Why do Americans trade with people in the rest of the world? That basic question seems to be lost today in the political debate over trade deficits, fast-track negotiating authority, and the World Trade Organization. Americans trade because doing so allows us to concentrate on what we do best, thus raising productivity and incomes. We trade because the imports we receive allow us to enjoy a higher standard of living. And we trade because exchanging what we produce with others for mutual benefit is an inalienable human right, whether we trade with a neighbor down the road or a worker on the other side of the world. Given the inherent blessings of free trade, we should not insist that other nations lower their trade barriers before we lower our own. Unilateral trade liberalization is its own reward.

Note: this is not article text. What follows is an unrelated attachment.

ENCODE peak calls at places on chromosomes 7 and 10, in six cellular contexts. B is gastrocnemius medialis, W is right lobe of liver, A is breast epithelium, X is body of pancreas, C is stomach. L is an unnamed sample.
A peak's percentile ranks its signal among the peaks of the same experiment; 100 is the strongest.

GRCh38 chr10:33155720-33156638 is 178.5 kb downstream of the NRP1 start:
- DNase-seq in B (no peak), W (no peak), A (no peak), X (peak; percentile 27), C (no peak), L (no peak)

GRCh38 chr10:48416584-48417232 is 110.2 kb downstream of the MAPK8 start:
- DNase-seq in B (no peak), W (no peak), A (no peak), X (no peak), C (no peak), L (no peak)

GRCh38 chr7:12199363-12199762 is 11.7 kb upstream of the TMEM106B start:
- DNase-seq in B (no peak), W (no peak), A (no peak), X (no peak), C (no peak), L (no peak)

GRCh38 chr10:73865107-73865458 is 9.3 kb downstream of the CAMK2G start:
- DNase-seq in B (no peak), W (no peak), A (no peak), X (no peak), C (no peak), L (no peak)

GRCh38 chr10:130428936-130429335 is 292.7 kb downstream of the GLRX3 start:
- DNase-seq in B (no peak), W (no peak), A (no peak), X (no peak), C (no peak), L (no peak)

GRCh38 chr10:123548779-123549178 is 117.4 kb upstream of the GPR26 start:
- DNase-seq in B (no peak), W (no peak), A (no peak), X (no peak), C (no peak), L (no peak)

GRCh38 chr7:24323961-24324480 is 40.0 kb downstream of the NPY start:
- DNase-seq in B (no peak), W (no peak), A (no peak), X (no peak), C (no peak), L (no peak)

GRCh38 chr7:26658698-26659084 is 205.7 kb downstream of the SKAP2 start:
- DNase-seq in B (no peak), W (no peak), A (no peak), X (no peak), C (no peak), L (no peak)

In recent years we have heard over and over that freer trade creates jobs. The idea is that, by lowering their trade barriers to our goods, we can increase our exports to other countries—and those exports increase the overall sales and profits of American companies, which can then go out and hire more workers. Jobs, jobs, jobs. QED.
In fact, free trade does not create jobs overall. It leads to more jobs in some sectors and fewer in others, although, in the aggregate, for this country, it tends to exchange good jobs for bad. And it creates wealth, which is more important than jobs.